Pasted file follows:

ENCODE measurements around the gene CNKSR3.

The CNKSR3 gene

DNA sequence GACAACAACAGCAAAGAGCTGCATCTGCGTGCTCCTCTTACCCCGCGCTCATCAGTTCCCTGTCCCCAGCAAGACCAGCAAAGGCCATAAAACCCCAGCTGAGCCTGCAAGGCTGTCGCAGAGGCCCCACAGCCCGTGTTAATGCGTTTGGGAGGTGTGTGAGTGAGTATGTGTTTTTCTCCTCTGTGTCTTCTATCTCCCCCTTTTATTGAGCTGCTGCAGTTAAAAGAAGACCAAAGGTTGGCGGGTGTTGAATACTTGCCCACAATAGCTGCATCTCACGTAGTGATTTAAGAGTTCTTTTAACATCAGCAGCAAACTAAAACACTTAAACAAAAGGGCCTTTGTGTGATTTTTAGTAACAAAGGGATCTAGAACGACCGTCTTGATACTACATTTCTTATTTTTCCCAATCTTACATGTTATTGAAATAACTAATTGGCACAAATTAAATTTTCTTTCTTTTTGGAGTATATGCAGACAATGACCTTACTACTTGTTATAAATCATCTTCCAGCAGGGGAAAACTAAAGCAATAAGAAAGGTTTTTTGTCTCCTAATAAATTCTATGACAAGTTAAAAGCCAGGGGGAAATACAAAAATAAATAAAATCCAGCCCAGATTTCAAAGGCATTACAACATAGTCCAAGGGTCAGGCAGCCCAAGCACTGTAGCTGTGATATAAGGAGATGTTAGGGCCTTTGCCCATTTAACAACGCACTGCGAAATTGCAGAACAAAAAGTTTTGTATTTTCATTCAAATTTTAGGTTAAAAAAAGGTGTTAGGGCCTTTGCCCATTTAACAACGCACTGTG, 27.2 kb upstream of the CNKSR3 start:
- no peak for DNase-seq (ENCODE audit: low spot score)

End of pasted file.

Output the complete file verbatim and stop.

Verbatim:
ENCODE measurements around the gene CNKSR3.

The CNKSR3 gene

DNA sequence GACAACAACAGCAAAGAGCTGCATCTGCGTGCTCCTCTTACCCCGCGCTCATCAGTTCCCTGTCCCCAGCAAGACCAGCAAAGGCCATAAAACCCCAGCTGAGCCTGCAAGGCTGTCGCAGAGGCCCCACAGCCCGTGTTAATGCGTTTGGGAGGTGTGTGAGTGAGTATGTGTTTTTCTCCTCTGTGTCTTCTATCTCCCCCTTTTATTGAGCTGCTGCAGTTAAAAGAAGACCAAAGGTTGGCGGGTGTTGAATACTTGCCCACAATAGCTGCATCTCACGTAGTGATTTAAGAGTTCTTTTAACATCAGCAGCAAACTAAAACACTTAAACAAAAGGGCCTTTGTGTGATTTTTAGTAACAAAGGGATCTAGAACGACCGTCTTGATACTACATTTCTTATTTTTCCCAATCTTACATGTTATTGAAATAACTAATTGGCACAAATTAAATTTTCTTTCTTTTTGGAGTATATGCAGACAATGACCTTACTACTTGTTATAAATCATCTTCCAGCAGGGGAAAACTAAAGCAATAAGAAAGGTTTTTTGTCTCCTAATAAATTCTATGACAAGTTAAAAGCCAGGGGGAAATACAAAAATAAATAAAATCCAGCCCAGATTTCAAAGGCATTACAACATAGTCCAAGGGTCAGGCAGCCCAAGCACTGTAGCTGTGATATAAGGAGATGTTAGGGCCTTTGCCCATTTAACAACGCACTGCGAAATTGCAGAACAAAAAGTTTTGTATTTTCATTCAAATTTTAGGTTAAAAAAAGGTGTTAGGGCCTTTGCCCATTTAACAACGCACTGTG, 27.2 kb upstream of the CNKSR3 start:
- no peak for DNase-seq (ENCODE audit: low spot score)